Here is my random collage of the day.
|Top left to right clockwise: a street vendor pulling his cart to his spot on the street; the Canadian pub in Itaewon; a cart filled with recycled cardboard; Seoul's very efficient subway system|
We came home from Itaewon, picked up Anton, and headed out for an unforgettable experience. Rebekah's head teacher had invited us to join her family for a meal. Their home is in a more rural area of Korea, far from the crowds and traffic of Seoul. They have several chickens that supply them with fresh eggs every day, along with garden plots in several spots around their home. It is an incredibly beautiful setting.
From the minute I walked through the door I knew it was going to be a very special evening. They were so welcoming and happy to have us visit them. They had invited a few friends over, and between their collective English skills and Rebekah's increasing Korean we managed to carry on some lively conversation.
I could not believe the food they spread out on the table in front of us. It was their version of a traditional Korean dish called bibimbap, which is basically rice mixed with a variety of side dishes. By the time all the side dishes were brought out every square inch of the table was filled!
After dinner the head teacher's two sons and a friend gave us a Taekwondo demonstration. These were not kids just fooling around. They were seriously good. Those are black belts they are wearing around their waists! (So far all I have managed to earn at my Wing Chun lessons is a t-shirt. And to be honest I didn't earn it. I bought it.)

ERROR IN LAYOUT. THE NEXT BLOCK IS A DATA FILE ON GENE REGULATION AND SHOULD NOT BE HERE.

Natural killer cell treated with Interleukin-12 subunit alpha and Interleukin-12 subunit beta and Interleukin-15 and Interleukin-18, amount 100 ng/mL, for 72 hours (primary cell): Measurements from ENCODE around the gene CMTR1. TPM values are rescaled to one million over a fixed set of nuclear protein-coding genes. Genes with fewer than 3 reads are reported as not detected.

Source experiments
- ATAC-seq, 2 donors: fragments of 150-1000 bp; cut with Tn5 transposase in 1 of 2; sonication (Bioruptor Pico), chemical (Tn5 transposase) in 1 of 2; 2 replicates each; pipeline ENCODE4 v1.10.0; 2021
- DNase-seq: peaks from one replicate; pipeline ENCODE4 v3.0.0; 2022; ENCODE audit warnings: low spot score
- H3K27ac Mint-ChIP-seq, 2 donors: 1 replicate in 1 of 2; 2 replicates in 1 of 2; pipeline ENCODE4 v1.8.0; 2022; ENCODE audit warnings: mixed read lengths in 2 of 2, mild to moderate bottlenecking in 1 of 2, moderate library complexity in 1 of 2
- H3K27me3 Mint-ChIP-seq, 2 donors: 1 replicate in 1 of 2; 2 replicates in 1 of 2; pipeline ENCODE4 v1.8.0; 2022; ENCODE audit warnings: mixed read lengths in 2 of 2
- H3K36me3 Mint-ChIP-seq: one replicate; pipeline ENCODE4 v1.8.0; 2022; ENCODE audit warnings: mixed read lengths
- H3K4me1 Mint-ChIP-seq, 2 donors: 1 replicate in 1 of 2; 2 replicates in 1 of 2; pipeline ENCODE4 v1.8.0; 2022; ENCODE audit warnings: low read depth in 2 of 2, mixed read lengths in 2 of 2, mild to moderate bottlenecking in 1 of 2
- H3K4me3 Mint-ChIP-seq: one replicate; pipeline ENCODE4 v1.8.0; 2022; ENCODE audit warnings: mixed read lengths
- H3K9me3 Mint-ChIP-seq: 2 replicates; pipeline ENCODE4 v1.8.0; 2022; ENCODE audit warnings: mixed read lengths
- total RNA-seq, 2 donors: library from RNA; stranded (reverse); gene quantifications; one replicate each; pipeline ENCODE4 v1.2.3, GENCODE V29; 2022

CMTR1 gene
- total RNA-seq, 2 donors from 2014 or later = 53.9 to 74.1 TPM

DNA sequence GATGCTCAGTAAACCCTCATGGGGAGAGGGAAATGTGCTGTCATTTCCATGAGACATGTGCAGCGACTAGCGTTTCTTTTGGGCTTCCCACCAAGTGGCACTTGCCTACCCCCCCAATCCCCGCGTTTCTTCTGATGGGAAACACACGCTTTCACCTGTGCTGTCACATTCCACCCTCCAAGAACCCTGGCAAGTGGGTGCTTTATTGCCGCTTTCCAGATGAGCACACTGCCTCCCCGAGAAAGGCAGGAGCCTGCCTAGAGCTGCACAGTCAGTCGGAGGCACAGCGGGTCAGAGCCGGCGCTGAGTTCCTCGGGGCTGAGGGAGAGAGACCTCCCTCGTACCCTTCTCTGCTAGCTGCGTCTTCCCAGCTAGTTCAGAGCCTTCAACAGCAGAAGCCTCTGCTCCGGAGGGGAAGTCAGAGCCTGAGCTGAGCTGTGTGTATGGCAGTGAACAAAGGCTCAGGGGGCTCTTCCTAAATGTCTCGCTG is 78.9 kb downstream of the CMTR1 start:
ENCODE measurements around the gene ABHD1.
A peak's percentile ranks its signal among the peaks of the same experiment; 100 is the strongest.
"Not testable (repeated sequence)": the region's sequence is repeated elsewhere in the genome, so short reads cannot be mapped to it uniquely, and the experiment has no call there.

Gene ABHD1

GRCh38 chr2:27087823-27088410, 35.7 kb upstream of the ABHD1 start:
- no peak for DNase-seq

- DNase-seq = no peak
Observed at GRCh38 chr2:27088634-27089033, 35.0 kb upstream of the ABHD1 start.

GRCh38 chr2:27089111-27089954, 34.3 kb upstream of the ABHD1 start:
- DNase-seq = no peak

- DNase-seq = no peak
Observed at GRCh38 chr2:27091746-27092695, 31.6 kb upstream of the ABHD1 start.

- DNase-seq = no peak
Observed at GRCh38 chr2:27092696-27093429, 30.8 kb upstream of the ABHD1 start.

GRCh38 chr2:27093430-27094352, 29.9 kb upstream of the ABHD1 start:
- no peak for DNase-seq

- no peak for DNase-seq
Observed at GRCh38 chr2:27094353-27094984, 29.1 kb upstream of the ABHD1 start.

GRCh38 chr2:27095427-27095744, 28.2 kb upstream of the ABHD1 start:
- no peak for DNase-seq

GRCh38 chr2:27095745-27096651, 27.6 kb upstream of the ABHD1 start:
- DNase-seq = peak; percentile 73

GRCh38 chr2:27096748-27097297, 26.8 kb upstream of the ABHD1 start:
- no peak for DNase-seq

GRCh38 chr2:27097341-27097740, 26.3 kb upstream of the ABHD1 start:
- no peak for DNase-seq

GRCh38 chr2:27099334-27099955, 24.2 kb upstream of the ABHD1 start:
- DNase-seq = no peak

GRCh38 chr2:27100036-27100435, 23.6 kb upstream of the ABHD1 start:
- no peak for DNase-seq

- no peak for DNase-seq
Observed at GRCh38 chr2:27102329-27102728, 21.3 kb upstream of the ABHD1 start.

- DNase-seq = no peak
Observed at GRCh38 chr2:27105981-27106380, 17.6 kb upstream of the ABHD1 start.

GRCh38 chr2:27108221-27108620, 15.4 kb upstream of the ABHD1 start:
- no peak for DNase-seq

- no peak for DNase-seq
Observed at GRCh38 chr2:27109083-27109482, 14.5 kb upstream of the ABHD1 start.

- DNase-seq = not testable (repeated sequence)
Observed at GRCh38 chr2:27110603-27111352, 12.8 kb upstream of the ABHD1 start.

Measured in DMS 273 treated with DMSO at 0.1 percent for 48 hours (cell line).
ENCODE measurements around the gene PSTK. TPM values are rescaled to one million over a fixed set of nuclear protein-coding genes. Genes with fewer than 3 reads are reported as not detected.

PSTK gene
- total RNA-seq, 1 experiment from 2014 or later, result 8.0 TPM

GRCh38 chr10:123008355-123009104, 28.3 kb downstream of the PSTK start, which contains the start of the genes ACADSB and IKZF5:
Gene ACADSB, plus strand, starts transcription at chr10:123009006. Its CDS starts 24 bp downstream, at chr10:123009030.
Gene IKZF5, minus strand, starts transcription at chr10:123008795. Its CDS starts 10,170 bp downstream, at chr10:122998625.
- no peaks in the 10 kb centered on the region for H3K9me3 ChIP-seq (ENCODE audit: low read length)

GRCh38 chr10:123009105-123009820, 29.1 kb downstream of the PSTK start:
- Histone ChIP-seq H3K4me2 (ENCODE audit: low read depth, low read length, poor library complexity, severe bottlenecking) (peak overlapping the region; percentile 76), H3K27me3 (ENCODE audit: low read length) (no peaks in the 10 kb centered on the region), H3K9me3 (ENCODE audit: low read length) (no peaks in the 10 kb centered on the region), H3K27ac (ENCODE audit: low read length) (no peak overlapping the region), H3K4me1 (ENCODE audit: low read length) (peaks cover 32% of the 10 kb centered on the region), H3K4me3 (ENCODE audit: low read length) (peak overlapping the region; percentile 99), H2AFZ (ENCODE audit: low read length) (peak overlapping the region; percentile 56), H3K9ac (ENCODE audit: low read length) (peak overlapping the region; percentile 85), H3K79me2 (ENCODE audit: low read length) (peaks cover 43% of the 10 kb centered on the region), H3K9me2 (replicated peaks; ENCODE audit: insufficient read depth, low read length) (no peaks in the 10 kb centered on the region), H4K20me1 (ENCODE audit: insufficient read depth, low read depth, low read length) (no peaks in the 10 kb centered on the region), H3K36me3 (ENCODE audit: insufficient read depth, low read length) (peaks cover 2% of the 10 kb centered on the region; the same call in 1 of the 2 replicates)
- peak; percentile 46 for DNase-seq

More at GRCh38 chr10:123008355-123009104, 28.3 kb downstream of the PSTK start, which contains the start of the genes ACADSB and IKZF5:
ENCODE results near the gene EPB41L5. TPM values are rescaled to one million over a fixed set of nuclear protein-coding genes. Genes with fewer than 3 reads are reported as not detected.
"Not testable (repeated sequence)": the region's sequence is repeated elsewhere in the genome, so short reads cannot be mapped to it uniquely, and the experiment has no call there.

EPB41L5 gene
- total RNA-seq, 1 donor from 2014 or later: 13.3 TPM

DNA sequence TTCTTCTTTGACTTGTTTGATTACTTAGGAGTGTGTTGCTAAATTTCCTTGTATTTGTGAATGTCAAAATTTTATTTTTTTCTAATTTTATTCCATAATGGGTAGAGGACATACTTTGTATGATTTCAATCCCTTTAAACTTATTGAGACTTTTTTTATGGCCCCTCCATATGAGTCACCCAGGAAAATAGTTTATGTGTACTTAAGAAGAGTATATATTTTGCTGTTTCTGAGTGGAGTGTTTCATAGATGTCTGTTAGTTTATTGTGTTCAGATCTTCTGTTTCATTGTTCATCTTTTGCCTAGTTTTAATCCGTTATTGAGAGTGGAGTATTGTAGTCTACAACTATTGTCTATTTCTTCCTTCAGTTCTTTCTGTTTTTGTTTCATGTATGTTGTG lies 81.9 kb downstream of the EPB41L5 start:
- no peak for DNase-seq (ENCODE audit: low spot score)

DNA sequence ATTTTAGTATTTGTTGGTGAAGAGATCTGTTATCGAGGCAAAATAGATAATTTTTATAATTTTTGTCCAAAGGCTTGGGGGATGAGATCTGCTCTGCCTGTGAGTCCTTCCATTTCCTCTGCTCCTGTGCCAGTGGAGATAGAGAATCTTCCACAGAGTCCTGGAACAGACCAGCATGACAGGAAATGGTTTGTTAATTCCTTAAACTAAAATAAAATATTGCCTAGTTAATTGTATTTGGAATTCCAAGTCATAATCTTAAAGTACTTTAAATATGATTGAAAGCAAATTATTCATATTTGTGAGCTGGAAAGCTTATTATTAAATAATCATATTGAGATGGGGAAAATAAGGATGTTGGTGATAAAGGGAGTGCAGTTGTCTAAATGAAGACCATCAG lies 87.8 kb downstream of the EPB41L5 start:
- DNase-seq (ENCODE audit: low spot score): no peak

The head teacher's husband sang a traditional Korean song for us, accompanied by a friend playing the drum.
Then the head teacher brought out a covered tray.
She pulled off the cover to reveal a beautiful traditional Korean tea set. Then she explained that Buddhist monks consider the tea ceremony we were about to participate in a form of meditation. First hot water was added to the teapot and cups to warm them, then that water was discarded. Next she poured hot water into the teapot, then poured the water from the pot over a strainer into a bowl, and from bowl into the cups. It was a Korean green tea, and was the perfect finish to a wonderful evening.
As we wound our way down the narrow road to catch our bus back to Guri, the faint smell of wood smoke from neighbouring homes wafting through the air, I knew I had just had a once in a lifetime experience, one I will treasure for the rest of my life.